I went to bed and then woke up around 8:40 am. As soon as I woke up I went right into the bible. I read the 3rd book of the old testament: Leviticus. I hadn't read that book before and it turned out the rules of Yom Kippur were part of that book which was cool. I read around 10 chapters of it, then I read a few pages of the book of Enoch, after that I started reading some stuff in this book I have called The Genesis Meditations. I read some in that book, then I did the meditation that followed it. Then I read some more, and did the next meditation. Then I read some more and did the meditation that followed that text. After that I turned on the church channel and watched a few preachers on tv. After that, I read some more of Leviticus. I got to chapter 25 and stopped. Then I watched the 700 club on tv (which had some good news and inspirational stuff on it, including a retired soldier who told about a dove that stayed with him for 10 days during the Yom Kippur war in 1973....it turns out the dove stayed with the man and his unit for 10 days, day and night, and during that time none of those in his unit were killed or injured). Once that show ended, I read the rest of Leviticus.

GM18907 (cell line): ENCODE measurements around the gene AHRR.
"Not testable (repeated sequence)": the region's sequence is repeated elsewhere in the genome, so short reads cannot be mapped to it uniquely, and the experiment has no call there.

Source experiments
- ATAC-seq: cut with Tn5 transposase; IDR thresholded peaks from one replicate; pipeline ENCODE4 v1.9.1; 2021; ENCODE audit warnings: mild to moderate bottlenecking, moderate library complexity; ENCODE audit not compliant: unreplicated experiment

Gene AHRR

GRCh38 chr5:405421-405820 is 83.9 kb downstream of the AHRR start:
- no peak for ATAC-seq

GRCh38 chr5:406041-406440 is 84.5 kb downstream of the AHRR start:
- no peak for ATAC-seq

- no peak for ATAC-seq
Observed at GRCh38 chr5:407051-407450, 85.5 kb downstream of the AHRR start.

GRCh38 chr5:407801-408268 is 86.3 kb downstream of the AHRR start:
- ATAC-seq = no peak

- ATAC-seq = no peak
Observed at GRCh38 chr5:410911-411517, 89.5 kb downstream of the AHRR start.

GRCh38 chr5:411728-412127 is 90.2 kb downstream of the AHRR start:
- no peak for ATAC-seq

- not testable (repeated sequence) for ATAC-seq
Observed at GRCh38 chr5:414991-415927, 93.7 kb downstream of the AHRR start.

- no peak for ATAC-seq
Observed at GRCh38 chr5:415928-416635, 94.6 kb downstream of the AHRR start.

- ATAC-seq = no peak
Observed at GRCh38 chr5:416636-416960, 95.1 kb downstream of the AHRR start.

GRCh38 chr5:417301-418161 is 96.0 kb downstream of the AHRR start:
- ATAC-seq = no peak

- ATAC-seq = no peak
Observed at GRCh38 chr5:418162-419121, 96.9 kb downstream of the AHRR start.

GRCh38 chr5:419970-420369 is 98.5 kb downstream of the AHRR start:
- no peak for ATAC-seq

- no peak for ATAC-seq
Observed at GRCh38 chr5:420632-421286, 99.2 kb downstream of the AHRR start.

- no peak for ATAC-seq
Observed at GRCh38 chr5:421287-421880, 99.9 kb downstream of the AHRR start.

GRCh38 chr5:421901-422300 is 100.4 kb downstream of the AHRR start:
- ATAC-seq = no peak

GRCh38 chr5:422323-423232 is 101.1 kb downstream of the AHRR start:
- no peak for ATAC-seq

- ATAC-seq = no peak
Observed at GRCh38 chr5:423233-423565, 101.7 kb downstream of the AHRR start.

Then I prayed for a while... Sat in the quiet. I watched some news and then a little more of the church channel again. Then later on I layed down and meditated a little bit more. And that's basically how my day went. I didn't feel that hungry or thirsty either....By the time it was okay to drink and eat again I really didn't have the urge to, but I did anyway.

I thought it was a pretty good day, but it was my first time doing it, I think next year will be better.

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Hi TheEssenceofExcellence, nice to read about your experience. Also you had some thorough bible study, I see :) I read the part of Leviticus about Yom Kippur (chapter 6, I think) too, but nothing from the Torah otherwise.